The Euro is posting a strong reversal from the Friday close (when we saw strong rallies in equities as well) but the activity is getting little attention as many seem to be suggesting that the carnage could have (or should have) been much worse. Last week’s EU Summit meeting produced little in the way of meaningful budget strategy but the next event risk will give some indication of the markets true feelings about the state of the Eurozone.
This event will come with this week’s treasury bond auctions, so currency markets will be particularly watchful of any rallies in bond yields, as this will almost certainly bring heavy selling pressure back into the EUR/USD and in European equity markets. The reverse could also be true, however, as a stable bond auction would likely lead to some short-covering in the Euro and send prices back into the upper 1.34 region.
Overnight, the main macro releases came from China and Australia, where Trade Balance figures were released. Both reports were in line with expectations but showed weaker export growth on decreased demand from western economies. Looking ahead, traders will be watchful of central bank meetings in Norway, Switzerland and the US. Markets are not expecting a substantive change in policy from the Federal Reserve, so most of the attention will go to the policy statement, as markets look for the central bank’s opinion about the current debt environment and year end consumer growth.
The most market moving of these could be the SNB meeting, where a change in interest rates is expected, along with a possible raise in the price floor of EUR/CHF to 1.25 (from the current 1.20). The raise in the price floor is not a given, but given the decreases in consumer inflation that are currently being seen, the SNB might use this meeting as an opportunity to weaken the CHF back toward its target levels.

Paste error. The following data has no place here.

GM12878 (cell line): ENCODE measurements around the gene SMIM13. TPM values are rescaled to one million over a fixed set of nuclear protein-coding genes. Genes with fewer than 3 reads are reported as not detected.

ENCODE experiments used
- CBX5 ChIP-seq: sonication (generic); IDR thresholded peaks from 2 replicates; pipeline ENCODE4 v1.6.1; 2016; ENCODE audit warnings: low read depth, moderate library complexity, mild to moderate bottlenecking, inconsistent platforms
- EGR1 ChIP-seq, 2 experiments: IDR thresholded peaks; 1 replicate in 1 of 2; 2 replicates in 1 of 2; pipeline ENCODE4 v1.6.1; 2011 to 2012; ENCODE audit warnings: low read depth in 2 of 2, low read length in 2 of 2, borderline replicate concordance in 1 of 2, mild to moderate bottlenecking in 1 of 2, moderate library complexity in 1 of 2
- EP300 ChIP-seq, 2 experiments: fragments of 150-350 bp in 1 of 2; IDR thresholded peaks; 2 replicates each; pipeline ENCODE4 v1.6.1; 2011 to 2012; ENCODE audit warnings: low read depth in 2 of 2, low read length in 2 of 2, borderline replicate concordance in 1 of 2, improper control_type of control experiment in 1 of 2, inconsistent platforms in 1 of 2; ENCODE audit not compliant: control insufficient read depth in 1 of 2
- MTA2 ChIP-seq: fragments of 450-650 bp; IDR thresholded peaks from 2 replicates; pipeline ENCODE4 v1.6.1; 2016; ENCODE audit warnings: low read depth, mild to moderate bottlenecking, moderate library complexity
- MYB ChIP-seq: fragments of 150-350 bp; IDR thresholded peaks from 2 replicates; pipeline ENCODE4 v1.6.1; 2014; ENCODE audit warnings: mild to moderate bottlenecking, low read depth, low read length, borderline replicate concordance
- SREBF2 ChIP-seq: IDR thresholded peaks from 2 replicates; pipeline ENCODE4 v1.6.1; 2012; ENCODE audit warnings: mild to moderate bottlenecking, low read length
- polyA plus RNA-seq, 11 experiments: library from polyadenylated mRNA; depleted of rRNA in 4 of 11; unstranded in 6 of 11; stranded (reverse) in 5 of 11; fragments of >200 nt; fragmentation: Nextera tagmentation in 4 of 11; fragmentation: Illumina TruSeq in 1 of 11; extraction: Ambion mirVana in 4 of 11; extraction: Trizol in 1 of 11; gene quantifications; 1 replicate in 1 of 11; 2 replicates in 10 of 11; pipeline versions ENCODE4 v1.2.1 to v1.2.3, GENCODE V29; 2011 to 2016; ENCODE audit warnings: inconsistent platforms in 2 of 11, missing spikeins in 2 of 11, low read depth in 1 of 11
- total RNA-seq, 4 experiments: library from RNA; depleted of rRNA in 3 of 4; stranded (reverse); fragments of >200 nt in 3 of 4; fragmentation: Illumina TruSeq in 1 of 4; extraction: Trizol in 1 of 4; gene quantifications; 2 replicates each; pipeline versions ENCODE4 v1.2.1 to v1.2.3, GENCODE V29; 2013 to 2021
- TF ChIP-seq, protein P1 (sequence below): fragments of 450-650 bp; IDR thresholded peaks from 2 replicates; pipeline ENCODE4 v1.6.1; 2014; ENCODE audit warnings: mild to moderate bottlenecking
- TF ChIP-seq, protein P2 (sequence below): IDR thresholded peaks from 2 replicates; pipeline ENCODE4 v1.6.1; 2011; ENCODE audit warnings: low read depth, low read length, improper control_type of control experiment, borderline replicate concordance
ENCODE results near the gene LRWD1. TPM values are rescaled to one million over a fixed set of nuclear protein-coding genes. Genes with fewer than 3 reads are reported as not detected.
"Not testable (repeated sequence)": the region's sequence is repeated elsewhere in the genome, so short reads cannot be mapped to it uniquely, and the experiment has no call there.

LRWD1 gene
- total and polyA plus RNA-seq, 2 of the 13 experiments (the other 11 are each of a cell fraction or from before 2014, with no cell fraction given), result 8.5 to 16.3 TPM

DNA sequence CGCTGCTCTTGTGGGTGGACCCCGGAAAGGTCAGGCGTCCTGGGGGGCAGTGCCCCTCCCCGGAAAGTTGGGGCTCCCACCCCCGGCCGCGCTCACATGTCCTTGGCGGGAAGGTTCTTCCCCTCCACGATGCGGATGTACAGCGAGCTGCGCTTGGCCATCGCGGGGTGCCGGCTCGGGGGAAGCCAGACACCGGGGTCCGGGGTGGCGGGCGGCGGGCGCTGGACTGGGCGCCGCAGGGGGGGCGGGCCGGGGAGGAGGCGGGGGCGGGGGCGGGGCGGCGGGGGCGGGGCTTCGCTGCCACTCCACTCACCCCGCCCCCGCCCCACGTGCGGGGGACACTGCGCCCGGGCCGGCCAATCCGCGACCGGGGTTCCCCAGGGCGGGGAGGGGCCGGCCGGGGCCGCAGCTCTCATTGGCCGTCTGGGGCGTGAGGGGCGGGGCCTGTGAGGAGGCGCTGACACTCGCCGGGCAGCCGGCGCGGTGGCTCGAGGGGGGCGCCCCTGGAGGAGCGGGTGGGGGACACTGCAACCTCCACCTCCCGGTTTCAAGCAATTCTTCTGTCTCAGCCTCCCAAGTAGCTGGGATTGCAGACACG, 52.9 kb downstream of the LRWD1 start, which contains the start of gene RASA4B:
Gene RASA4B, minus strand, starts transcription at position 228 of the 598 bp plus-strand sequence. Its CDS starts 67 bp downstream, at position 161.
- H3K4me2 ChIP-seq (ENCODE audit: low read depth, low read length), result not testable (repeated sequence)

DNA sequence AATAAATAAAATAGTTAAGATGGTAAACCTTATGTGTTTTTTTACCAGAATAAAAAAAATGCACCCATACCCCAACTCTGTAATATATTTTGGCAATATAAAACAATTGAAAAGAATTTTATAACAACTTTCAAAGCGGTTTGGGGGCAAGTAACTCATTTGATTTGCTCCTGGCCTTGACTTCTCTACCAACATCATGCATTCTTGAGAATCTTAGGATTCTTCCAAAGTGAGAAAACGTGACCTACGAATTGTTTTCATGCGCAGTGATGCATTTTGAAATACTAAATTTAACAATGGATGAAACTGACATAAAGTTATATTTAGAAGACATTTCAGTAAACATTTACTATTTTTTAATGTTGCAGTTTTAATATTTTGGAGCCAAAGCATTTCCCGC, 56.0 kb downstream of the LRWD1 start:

So far, the main data this week has been the Australian Trade Balance, which was posted at 1.6 billion AUD (down from 2.25 billion in September). The main reason for this was an increase in imports and weaker prices in the country’s iron ore exports. The Chinese trade data showed a drop to 28.7% on a yearly basis, which is indicative of the effects that the global growth slowdown is having on emerging markets.
The EUR/USD rally is running out of stream and starting to show a significant reversal from the rally that marked the end of the week on Friday. Prices are currently approaching significant short term support in the 1.3280 region, and a break here would essentially remove any bullish argument for the pair. The next level to watch ahead of the yearly lows comes in at 1.3210 but indicators are not firmly in negative territory, so a downside break looks imminent.
The S&P 500 showed a strong rally last week, with prices now rolling over and finding support at the 38.2% Fibonacci retracement at 1250. This is also a key psychological level, so a break here will likely send prices into the low 1200s before seeing any meaningful bounce. Resistance has moved down to 1260 on the short term charts. A break here accelerates gains.